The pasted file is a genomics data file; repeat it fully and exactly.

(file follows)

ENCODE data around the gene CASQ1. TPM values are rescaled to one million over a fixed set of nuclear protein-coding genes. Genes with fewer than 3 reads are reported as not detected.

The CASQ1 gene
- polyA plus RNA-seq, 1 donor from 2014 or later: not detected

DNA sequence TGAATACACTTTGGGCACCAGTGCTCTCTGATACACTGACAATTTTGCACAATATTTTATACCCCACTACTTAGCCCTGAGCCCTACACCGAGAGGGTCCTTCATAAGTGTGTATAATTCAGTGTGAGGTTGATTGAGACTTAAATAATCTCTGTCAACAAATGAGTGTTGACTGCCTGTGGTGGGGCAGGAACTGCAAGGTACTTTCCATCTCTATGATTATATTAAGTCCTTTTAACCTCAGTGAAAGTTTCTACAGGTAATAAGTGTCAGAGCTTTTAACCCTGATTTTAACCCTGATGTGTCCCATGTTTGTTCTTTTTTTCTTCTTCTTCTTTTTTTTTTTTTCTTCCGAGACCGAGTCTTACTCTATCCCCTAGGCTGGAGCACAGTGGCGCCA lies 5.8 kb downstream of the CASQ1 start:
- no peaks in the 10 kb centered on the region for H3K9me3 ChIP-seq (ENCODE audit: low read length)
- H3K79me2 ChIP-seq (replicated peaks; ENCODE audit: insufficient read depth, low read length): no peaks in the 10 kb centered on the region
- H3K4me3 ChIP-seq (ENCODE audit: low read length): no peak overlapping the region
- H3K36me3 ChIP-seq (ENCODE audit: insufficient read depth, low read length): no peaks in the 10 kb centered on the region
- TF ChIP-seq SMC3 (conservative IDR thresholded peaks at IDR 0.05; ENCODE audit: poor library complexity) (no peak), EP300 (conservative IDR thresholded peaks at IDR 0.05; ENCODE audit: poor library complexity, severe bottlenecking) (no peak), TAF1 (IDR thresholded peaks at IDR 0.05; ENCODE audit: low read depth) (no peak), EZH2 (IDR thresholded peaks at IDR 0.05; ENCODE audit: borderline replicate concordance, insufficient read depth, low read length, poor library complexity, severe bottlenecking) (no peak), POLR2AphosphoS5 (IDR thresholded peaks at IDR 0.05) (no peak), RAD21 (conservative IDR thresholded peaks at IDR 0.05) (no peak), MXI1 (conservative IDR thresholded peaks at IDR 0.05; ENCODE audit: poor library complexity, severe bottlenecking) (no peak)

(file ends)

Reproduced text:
ENCODE data around the gene CASQ1. TPM values are rescaled to one million over a fixed set of nuclear protein-coding genes. Genes with fewer than 3 reads are reported as not detected.

The CASQ1 gene
- polyA plus RNA-seq, 1 donor from 2014 or later: not detected

DNA sequence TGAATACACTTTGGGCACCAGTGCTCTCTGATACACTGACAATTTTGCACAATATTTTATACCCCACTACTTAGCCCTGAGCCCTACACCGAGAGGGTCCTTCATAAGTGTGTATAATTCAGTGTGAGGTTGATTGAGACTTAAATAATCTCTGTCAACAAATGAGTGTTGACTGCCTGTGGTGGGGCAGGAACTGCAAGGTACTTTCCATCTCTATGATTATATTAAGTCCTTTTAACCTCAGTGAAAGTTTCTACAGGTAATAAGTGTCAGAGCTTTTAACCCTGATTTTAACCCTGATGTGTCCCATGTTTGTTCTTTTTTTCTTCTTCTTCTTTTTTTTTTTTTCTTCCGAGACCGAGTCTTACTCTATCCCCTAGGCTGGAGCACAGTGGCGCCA lies 5.8 kb downstream of the CASQ1 start:
- no peaks in the 10 kb centered on the region for H3K9me3 ChIP-seq (ENCODE audit: low read length)
- H3K79me2 ChIP-seq (replicated peaks; ENCODE audit: insufficient read depth, low read length): no peaks in the 10 kb centered on the region
- H3K4me3 ChIP-seq (ENCODE audit: low read length): no peak overlapping the region
- H3K36me3 ChIP-seq (ENCODE audit: insufficient read depth, low read length): no peaks in the 10 kb centered on the region
- TF ChIP-seq SMC3 (conservative IDR thresholded peaks at IDR 0.05; ENCODE audit: poor library complexity) (no peak), EP300 (conservative IDR thresholded peaks at IDR 0.05; ENCODE audit: poor library complexity, severe bottlenecking) (no peak), TAF1 (IDR thresholded peaks at IDR 0.05; ENCODE audit: low read depth) (no peak), EZH2 (IDR thresholded peaks at IDR 0.05; ENCODE audit: borderline replicate concordance, insufficient read depth, low read length, poor library complexity, severe bottlenecking) (no peak), POLR2AphosphoS5 (IDR thresholded peaks at IDR 0.05) (no peak), RAD21 (conservative IDR thresholded peaks at IDR 0.05) (no peak), MXI1 (conservative IDR thresholded peaks at IDR 0.05; ENCODE audit: poor library complexity, severe bottlenecking) (no peak)